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ical, and military adventurers were perpetually passing; and thus the luxury, the taste, and, above all, the chivalrous gallantry and elegant courtesies of Moorish society found their way from Granada and Cordova to Provence and Languedoc. The French, and German, and English nobles imbibed the Arab admiration of the horse; they learned to pride themselves on skillful riding. Hunting and falconry became their fashionable pastimes; they tried to erulate that Arab skill which had produced the celebrated breed of Andalusian horses. It was a scene of grandeur and gallantry; the pastimes were tilts and tournaments. The refined society of Cordova prided itself in its politeness. A gay contagion also spread from the beautiful Moorish miscreants to their sisters beyond the mountains; the South of France was full of the witcheries of female fascinations, and of dancing to the lute and mandolin. Even in Italy and Sicily the love-song became the favorite composition; and out of these genial but not orthodox beginnings the polite literature of modern Europe arose. The pleasant epidemic spread by degrees along every hill- side and valley. In monasteries, voices that had been vowed to celibacy might be heard caroling stanzas of which St. Jerome would hardly have approved; there was many a juicy abbot, who could troll forth in jocund strains, like those of the merry sinners of Malaga and Xeres, the charms of women and wine, though one was forbidden to the Moslem and one to the monk. The sedate graybeards of Cordova had already applied to the supreme judge to have the songs of the Spanish Jew, Abraham Ibn Sahal, prohibited; for there was not a youth, nor woman, nor child in the city who could not repeat them by heart. Their immoral tendency was a public scandal. The light gayety of Spain was reflected in the coarser habits of the northern countries. It was an archdeacon of Oxford who some time afterward sang, ” Mihi sit propositum in taberna mori, Vinum sit appositum morientis ori, Ut dicant, cum venerint angelorum chori;’Deus sit propitius huic potatori,'” etc. Even as early as the tenth century, persons having a taste for learning and for elegant amenities found’ their way into Spain from all adjoining countries; a practice in subsequent years still more indulged in, when it became illustrated by the brilliant success of Gerbert, who, as we have seen, passed from the infidel University of Cordova to the papacy of Rome. The khalifs of the West carried out the precepts of Ali, the fourth successor of Mohammed, in the patronage of literature. They established libraries in all their chief towns; it is said that not less than seventy were in existence. To every mosque was attached a public school, in which the children of the poor were taught to read.
and write, and instructed in the precepts of the Koran. For those in easier circumstances there were academies, usually arranged in twenty five or thirty apartments, each calculated for accommodating four students; the academy being presided over by a rector. In Cordova, Granada, and other great cities, there were universities frequently under the superintendence of Jews; the Mohammedan maxim being that the real learning of a man is of more public importance than any particular religious opinions he may entertain. In this they followed the example of the Asiatic khalif, Haroun Alraschid, who actually conferred the superintendence of his schools on John Masue, a Nestorian Christian. The Mohammedan liberality was in striking contrast with the intolerance of Europe. Indeed, it may be doubted whether at this time any European nation is sufficiently advanced to follow such an example. In the universities, the professors of polite literature gave lectures upon Arabic classical works; others taught rhetoric, or composition, or mathematics, or astronomy, or other sciences. From these institutions many of the practices observed in our colleges were derived. They held Commencements as we do, at which poems were read and orations delivered in presence of the public. They had also, in addition to these schools of general learning, professional ones, particularly for medicine. With a pride perhaps not altogether inexcusable, the Arabians boasted of their language as being the most perfect spoken by man. Mohammed himself, when challenged to produce a miracle in proof of the authenticity of his mission, uniformly pointed to the composition of the Koran, its unapproachable excellence vindicating its inspiration. The orthodox Moslems-the Moslems are those who are submissively resigned to the Divine will-are wont to assert that every.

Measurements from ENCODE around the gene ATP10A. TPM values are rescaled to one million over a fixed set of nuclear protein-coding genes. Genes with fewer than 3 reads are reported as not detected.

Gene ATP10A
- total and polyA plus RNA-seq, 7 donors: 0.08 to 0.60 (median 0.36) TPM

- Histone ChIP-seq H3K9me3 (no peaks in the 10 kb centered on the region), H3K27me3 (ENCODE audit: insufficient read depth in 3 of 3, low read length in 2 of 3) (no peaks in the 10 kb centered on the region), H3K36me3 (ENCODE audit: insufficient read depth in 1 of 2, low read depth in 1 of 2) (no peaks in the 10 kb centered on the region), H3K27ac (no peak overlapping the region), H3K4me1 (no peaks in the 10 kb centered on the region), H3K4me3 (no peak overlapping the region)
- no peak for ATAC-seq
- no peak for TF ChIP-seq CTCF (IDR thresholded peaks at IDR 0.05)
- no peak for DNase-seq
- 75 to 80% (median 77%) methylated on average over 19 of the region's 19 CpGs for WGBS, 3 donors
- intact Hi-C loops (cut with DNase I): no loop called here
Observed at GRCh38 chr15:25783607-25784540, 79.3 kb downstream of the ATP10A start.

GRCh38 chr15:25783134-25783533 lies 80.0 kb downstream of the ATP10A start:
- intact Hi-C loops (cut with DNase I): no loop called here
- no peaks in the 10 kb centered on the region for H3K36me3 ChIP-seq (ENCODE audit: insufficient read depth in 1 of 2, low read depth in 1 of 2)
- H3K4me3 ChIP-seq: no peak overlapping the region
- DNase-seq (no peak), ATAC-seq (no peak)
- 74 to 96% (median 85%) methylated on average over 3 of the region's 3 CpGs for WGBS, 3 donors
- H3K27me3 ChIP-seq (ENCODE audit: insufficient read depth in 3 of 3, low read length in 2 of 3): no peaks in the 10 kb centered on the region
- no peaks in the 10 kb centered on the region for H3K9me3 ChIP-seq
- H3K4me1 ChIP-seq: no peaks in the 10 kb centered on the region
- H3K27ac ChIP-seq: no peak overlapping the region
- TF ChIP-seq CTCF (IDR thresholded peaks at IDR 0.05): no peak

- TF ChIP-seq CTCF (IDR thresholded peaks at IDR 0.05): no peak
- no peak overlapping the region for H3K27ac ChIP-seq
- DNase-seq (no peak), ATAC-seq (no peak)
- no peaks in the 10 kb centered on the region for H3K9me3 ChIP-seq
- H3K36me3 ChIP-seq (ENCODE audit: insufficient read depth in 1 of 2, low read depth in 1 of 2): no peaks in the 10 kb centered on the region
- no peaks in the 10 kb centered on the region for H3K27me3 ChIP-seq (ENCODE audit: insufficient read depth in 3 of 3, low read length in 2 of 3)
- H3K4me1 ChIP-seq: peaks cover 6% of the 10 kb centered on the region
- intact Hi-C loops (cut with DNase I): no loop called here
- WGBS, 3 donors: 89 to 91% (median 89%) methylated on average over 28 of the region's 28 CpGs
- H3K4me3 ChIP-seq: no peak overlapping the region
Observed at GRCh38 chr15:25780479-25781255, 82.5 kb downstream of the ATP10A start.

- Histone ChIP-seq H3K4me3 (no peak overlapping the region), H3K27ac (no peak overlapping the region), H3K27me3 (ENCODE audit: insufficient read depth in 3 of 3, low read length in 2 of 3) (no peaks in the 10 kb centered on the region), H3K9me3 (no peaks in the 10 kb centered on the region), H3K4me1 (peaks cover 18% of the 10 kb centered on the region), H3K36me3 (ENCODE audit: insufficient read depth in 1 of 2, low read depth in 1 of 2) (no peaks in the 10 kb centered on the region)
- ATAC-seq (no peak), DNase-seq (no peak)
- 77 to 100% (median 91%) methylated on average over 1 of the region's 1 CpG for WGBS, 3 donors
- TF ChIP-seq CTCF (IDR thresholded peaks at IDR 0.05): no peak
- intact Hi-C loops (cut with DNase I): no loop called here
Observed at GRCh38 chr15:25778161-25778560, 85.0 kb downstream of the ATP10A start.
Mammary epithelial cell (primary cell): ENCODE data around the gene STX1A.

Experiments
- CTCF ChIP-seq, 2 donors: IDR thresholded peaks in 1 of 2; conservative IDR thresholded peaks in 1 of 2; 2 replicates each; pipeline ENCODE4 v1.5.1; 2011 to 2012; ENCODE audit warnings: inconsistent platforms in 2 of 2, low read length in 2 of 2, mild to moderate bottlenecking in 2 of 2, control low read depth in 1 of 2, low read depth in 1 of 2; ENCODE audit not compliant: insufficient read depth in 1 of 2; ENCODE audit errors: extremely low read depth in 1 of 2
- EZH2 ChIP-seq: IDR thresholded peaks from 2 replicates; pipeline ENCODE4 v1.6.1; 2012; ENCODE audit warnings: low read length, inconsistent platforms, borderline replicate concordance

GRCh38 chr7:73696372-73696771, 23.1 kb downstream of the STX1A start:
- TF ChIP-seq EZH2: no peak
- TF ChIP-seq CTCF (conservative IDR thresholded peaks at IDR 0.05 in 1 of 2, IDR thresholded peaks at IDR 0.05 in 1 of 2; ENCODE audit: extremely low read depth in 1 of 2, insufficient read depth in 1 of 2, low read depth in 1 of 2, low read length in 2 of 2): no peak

Page of that book is indeed a conspicuous miracle. It is not then surprising that, in the Arabian schools, great attention was paid to the study of language, and that so many celebrated grammarians were produced. By these scholars, dictionaries, similar to those now in use, were composed; their copiousness is indicated by the circumstance that one of them consisted of sixty volumes, the definition of each word being illustrated or sustained by quotations from Arab authors of acknowledged repute. They had also lexicons of Greek, Latin, Hebrew; and cyclopedias such as the Historical Dictionary of Sciences of Mohammed Ibn Abdallah, of Granada. In their highest civilization and luxury they did not forget the amusements of their forefathers-listening to the tale-teller, who never failed to obtain an audience in the midst of Arab tents. Around the evening fires in Spain the wandering literati exercised their wonderful powers of Oriental invention, edifying the eager listeners by such narrations as those that have descended to us in the Arabian Nights’ Entertainments. The more sober and higher efforts of the educated were, of course, directed to pulpit eloquence, in conformity to the exam-

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